Gold hits record high on currencies and weak data
NEW YORK (Reuters) - Gold hit record highs on Thursday for the second time this week, as currency volatility and uncertainty about economic recovery prompted investors to pile into the alternative asset.
Investment demand propelled spot silver, often dubbed the poor man's gold, to just below $21 an ounce -- its loftiest level since March 2008 -- and extended that metal's winning streak to five days. COMEX silver open interest reached its highest since early 2008, before the economic crisis.
(Graphic: link.reuters.com/jap24p )
Peter Buchanan, senior economist at CIBC World Markets, said gold benefited from a drop in British retail sales and a weaker U.S. Philly Fed factory index, while a sharpened U.S. tone on China's currency increased foreign-exchange volatility.
"A week ago, people were dismissing double-dip recession fears following a solid U.S. payrolls report. Now, perhaps a few people are thinking: 'Not so fast!'," he said.
Analysts said sharp moves in currencies were bolstering gold's safe-haven appeal. On Wednesday, the dollar surged 3 percent against the yen after Japan intervened to weaken its currency for the first time in six years.
Spot gold fetched $1,274.80 an ounce at 4:01 p.m. EDT (2001 GMT), having set another record high at $1,277.70 in earlier trade. It closed at $1,265.65 an ounce on Wednesday.
Still, gold remained sharply below its inflation-adjusted all-time high above $2,200 an ounce.
(Graphic: link.reuters.com/gup24p )
A potential trigger for further gains in the metal may come from the U.S. Federal Reserve, which meets on September 21 and could announce further quantitative easing (QE) to stave off a slowdown in the world's largest economy.
"If the Fed says next week it is going to do more quantitative easing ... the inflation bugs will have a field day," said David Thurtell, analyst at Citi, who thinks gold could hit $1,300 next week.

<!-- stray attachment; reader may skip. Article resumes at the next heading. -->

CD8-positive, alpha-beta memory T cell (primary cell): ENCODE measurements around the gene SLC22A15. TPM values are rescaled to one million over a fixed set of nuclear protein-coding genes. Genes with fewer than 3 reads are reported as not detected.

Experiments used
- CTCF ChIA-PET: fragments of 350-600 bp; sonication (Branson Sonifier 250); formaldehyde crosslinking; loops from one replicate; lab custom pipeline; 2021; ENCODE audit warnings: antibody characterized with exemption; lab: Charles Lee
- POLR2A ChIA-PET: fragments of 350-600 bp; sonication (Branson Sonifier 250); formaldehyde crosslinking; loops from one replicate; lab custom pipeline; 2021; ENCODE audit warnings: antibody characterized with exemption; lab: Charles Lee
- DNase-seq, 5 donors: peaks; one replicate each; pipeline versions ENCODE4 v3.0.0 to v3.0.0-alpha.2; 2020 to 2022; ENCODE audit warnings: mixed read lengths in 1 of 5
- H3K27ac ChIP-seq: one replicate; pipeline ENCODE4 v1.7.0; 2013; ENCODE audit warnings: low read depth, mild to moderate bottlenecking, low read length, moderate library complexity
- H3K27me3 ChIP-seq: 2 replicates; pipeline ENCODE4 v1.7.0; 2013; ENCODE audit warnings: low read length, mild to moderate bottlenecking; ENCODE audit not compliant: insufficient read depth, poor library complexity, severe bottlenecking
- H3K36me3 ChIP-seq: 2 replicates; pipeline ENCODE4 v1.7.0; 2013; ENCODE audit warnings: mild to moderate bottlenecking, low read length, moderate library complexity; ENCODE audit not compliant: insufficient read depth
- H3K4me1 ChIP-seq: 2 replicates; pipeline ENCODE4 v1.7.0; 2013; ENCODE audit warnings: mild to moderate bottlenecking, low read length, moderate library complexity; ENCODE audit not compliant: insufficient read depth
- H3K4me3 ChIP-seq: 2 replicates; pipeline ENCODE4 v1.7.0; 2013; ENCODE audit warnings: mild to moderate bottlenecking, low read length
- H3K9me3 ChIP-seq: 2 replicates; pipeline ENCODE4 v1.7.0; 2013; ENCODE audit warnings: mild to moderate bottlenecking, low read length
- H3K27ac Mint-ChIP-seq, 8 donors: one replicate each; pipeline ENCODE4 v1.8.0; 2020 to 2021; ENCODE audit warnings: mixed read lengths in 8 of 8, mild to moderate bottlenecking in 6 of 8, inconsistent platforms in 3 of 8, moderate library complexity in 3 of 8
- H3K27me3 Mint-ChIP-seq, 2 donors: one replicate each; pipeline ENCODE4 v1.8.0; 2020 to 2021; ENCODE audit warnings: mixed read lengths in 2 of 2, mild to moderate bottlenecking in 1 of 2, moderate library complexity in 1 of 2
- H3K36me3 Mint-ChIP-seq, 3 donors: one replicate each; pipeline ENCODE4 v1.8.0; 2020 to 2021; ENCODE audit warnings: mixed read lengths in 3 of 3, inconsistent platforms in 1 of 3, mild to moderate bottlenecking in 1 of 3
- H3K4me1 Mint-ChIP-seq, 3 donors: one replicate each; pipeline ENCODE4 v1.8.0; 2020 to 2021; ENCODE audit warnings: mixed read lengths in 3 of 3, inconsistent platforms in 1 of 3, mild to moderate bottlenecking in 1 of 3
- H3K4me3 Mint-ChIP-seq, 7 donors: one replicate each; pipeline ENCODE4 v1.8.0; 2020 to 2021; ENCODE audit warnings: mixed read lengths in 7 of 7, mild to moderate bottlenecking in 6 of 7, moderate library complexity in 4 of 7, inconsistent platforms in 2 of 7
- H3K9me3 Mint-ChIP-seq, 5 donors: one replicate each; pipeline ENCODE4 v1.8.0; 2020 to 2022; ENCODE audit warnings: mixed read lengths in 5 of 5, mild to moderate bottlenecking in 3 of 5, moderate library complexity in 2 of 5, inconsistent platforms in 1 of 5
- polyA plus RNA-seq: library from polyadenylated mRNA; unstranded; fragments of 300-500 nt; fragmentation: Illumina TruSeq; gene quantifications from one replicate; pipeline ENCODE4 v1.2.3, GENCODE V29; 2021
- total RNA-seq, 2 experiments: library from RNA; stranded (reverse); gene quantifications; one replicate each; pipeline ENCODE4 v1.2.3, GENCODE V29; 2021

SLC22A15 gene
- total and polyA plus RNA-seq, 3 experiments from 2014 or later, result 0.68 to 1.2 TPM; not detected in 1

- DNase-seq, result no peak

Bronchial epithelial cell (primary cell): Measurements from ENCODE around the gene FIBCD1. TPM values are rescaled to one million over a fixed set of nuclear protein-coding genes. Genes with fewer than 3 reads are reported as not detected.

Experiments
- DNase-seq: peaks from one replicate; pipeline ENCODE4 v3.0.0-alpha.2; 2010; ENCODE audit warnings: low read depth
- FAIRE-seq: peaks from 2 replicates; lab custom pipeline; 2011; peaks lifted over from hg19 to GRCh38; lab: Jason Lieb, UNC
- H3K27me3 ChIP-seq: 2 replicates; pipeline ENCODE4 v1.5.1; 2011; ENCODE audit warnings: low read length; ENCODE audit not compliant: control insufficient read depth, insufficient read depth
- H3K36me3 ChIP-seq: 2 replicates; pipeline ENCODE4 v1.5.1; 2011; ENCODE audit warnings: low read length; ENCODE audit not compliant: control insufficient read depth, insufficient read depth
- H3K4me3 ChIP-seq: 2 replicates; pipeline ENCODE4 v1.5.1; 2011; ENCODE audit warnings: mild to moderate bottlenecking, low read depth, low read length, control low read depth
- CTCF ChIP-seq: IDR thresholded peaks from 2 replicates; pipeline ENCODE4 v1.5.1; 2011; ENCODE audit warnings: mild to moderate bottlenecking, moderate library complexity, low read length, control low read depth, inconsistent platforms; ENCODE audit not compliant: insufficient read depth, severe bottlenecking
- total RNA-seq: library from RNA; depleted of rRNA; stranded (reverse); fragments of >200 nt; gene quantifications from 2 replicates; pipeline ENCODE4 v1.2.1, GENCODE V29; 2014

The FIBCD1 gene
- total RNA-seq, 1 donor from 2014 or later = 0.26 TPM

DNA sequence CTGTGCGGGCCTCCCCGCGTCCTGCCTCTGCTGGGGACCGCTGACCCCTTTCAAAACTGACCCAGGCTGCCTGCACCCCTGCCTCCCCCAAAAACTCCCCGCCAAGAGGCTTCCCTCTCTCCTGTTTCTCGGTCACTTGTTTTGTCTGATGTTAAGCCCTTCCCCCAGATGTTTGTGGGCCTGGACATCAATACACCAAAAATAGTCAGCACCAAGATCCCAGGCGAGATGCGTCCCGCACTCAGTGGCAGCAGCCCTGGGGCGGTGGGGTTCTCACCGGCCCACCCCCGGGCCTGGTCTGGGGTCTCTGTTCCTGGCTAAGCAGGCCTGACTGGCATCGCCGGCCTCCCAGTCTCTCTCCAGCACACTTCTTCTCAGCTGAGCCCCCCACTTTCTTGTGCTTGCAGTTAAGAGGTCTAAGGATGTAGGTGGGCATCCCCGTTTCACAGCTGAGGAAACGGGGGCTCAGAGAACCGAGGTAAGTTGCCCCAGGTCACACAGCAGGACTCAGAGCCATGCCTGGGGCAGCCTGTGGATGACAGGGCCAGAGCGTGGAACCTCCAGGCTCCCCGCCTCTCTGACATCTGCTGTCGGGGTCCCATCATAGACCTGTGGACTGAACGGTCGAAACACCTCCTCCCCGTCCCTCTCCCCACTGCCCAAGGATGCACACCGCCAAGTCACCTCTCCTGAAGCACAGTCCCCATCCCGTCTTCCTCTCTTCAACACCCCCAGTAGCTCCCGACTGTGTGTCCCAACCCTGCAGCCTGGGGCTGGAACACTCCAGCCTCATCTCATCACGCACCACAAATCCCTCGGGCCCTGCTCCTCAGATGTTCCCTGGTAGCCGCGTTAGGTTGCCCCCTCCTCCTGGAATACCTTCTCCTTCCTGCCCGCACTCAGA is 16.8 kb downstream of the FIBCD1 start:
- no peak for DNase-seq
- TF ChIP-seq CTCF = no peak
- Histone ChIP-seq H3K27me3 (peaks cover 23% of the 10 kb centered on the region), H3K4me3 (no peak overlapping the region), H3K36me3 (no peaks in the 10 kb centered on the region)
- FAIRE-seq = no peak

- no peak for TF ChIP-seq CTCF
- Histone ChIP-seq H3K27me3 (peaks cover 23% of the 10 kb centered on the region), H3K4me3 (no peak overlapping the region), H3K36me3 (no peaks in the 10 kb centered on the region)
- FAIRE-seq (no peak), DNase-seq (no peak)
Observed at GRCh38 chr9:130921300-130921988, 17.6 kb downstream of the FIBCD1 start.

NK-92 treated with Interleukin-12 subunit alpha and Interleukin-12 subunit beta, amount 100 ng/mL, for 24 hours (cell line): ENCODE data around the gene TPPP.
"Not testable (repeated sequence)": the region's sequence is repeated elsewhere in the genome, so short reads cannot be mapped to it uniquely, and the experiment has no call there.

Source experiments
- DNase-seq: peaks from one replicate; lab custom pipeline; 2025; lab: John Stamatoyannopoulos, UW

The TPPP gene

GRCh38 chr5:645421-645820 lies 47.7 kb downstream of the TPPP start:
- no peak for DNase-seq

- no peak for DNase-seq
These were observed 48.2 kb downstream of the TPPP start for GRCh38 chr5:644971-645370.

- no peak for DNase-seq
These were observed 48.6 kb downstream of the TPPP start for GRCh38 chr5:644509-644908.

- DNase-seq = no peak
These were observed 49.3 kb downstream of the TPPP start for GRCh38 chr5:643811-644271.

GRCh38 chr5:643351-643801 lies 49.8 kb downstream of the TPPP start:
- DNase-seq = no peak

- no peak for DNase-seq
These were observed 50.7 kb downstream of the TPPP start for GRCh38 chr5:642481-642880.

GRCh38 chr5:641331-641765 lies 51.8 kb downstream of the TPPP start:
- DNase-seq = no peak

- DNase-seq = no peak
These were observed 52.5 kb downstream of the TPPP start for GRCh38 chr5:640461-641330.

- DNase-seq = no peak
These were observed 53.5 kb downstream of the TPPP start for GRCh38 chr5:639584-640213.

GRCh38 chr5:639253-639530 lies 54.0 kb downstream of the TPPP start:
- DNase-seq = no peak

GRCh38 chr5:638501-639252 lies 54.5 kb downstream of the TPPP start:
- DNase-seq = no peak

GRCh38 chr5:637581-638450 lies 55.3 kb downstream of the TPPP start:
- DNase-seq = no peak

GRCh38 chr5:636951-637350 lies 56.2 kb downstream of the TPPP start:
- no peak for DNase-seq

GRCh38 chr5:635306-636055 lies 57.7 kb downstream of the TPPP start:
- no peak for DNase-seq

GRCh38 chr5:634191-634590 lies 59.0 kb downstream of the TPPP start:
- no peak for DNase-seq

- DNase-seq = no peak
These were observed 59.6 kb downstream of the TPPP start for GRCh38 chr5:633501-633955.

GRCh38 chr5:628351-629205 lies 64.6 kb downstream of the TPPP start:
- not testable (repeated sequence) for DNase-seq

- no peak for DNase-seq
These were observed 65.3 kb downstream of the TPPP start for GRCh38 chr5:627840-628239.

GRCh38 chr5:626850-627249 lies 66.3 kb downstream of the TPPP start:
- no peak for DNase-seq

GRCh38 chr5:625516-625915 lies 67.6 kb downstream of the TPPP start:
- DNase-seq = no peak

QE is a process by which central banks attempt to pump money into the economy by buying bonds. Excess liquidity could lead to too much money chasing too few goods or services, resulting in upward price pressures.
HSBC's chief commodity analyst James Steel said gold had rallied significantly in late 2008 when the Fed turned to unconventional economic stimulus, and market talk of further QE has accompanied gold's largest rally this year.
"I'm quite surprised we are here really, gold seems to be playing follow the leader with silver ... and the dollar's weakness," Simon Weeks, head of precious metals at Scotia Mocatta, said.
SILVER OUTPERFORMS GOLD
Since August 24, silver has rallied nearly 18 percent, outperforming gold's 10 percent rise over the same period, Reuters data showed.
Michael Daly, gold specialist at futures broker PFGBest, said strong industrial demand from the electronics and solar-panel sectors was helping to drive the surge in silver.
Gold's rally to record highs has also attracted investors to silver due to the latter's relative affordability, he said.
"A lot of investors feel like they have missed the boat on gold, and now they think gold may pull back, but they are comfortable buying silver at $20 an ounce," Daly said.
The gold-to-silver ratio -- which shows how much silver an ounce of gold can buy -- fell to just above 60, its lowest since January.
Silver rose 0.2 percent to $20.76 an ounce from $20.49 on Wednesday. In earlier trade, silver hit $20.82, its highest since early 2008.
Spot platinum rose to $1,607 an ounce from $1,604.50 in New York late on Wednesday, and palladium eased to $548 versus the previous session's finish at $553.78.
(Graphic by Van Tsui in New York, additional reporting by Pratima Desai and Veronica Brown in London, editing by Dale Hudson)
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